The Hired Hand and the Interchangeability of Men

The Hired HandAlan Sharp wrote the screenplay for one of my very favorite films, Dean Spanley. It is notably superior to the Edward Plunkett short story it was based on. So I’ve been going back and watching some other films he wrote. Last week, I wrote about The Osterman Weekend, Idealistic Basis of Liberal Patriotism. And before I had written about another of his movies, Night Moves and the Tragic Search for the Truth. This last weekend, I got a copy of another film, The Hired Hand.

It is a Peter Fonda film, released in 1971, just a month and a half after Robert Altman’s McCabe & Mrs Miller. It shouldn’t be surprising that the films look a lot alike; they were both lit by Vilmos Zsigmond. But there is much less of a flamboyant quality to it in The Hired Hand. And that is what most comes across in the film: the effort to tell the story in the most direct way possible. But that’s not to say that film is all that direct. For one thing, Sharp leaves a whole lot unstated. For another, the editing by Frank Mazzola (at Fonda’s request) is ostentatious, even while it is largely effective.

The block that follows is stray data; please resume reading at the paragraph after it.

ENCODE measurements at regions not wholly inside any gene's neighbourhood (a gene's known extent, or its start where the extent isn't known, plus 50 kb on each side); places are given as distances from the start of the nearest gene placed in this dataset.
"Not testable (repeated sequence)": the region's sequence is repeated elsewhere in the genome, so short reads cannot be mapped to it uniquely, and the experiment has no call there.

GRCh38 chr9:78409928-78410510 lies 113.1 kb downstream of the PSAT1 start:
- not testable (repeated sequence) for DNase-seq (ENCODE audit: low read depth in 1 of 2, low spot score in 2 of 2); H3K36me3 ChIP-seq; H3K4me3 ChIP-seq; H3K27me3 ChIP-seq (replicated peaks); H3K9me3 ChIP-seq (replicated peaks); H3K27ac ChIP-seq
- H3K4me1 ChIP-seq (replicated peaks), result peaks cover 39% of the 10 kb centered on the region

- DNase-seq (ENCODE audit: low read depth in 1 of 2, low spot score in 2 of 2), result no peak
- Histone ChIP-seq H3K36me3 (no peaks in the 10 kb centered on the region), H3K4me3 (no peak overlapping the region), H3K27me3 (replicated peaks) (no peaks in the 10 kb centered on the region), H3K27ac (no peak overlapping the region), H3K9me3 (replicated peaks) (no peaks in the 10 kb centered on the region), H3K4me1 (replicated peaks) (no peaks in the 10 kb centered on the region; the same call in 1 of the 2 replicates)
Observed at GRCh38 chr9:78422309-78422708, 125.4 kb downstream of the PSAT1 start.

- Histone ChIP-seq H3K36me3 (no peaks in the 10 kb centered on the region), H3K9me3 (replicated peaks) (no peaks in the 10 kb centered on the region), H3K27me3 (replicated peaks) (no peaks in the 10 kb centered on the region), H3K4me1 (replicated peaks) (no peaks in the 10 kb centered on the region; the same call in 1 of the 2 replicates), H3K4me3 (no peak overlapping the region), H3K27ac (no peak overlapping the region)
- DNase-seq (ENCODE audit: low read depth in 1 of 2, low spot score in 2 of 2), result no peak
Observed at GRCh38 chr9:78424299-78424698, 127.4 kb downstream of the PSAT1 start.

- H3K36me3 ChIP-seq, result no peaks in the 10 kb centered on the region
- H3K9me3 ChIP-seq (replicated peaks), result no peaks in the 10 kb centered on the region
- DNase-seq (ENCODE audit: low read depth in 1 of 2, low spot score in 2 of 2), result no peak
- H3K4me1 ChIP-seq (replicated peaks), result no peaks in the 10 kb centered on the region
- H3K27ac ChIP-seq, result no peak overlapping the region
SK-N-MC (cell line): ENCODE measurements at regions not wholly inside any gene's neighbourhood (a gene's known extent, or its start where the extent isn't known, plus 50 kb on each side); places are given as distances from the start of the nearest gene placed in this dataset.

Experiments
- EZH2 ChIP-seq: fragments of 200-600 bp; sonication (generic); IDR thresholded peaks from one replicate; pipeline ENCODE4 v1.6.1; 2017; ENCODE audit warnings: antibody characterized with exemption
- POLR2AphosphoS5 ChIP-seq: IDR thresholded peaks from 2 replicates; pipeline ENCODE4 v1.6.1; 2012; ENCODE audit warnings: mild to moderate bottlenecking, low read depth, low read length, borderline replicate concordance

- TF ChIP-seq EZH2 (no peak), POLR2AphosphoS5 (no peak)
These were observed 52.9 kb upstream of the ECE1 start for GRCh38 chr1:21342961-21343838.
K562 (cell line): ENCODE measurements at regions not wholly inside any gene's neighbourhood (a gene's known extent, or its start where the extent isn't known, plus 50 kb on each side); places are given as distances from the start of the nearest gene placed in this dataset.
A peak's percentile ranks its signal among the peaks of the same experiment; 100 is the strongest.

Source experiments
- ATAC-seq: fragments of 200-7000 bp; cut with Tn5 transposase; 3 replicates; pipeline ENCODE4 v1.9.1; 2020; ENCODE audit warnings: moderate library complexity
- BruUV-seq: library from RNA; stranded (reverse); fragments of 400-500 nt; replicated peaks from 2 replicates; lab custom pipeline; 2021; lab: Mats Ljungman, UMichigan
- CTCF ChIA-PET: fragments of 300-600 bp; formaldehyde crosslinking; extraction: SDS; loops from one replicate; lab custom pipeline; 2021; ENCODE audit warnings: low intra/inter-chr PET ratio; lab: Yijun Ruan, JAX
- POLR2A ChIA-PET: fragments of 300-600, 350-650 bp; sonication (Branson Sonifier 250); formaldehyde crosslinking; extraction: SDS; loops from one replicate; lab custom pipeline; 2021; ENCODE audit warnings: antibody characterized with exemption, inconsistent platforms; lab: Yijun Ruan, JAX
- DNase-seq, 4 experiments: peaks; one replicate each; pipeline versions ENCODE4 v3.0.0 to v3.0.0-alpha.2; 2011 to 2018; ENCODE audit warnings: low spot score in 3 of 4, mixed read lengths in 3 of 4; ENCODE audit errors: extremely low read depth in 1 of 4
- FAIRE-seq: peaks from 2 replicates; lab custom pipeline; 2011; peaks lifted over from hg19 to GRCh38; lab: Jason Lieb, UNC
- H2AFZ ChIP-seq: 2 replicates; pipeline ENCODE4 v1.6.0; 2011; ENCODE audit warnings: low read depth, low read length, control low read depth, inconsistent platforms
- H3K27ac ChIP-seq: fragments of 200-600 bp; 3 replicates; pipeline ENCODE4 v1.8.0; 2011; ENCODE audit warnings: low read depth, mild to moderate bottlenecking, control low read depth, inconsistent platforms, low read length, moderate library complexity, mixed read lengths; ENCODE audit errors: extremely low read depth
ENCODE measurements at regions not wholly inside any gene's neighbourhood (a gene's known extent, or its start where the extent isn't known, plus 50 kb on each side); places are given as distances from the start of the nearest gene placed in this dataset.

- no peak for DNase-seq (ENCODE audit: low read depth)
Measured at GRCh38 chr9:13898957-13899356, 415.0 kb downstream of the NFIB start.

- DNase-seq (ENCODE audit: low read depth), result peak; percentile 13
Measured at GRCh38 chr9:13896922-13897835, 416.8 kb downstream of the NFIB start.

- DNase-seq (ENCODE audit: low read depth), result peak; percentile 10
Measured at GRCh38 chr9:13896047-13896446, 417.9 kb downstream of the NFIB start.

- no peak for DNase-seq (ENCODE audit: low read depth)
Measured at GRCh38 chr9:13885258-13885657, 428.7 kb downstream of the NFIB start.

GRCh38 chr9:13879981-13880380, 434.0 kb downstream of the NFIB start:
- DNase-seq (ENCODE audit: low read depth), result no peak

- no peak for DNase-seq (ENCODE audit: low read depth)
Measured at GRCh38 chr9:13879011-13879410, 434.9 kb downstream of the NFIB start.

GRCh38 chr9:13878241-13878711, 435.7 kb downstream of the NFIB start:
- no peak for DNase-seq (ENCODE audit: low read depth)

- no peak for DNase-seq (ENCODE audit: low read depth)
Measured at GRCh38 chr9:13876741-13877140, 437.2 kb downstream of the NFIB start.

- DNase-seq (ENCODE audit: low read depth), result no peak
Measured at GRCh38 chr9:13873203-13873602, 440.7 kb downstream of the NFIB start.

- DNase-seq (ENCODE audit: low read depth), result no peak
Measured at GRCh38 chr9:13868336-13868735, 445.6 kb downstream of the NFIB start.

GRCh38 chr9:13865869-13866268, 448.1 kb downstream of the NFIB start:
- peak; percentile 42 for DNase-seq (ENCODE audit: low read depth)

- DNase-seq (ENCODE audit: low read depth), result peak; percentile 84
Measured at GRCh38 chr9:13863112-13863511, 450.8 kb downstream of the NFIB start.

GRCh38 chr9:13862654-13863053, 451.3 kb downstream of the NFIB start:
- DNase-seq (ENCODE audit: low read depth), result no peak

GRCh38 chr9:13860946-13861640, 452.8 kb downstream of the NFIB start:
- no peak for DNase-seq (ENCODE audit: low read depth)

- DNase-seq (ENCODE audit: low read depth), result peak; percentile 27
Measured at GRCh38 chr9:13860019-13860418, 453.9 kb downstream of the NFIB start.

The Hired Hand tells the story of Harry Collings (Fonda). When he was 20 years old, he married a 30 year old woman. She had a daughter and soon after, Collings hit the trail, spending the next 7 years wandering around with Arch Harris (Warren Oates). Collings decides to go back home and try to get back together with his wife. Complications ensue. First, his wife, Hannah (Verna Bloom) is not a shrinking violet, but a strong and self-assured woman. Second, the film is bookmarked by the story of the killing of a friend of Collings and Harris, and their reprisal and counter-reprisal.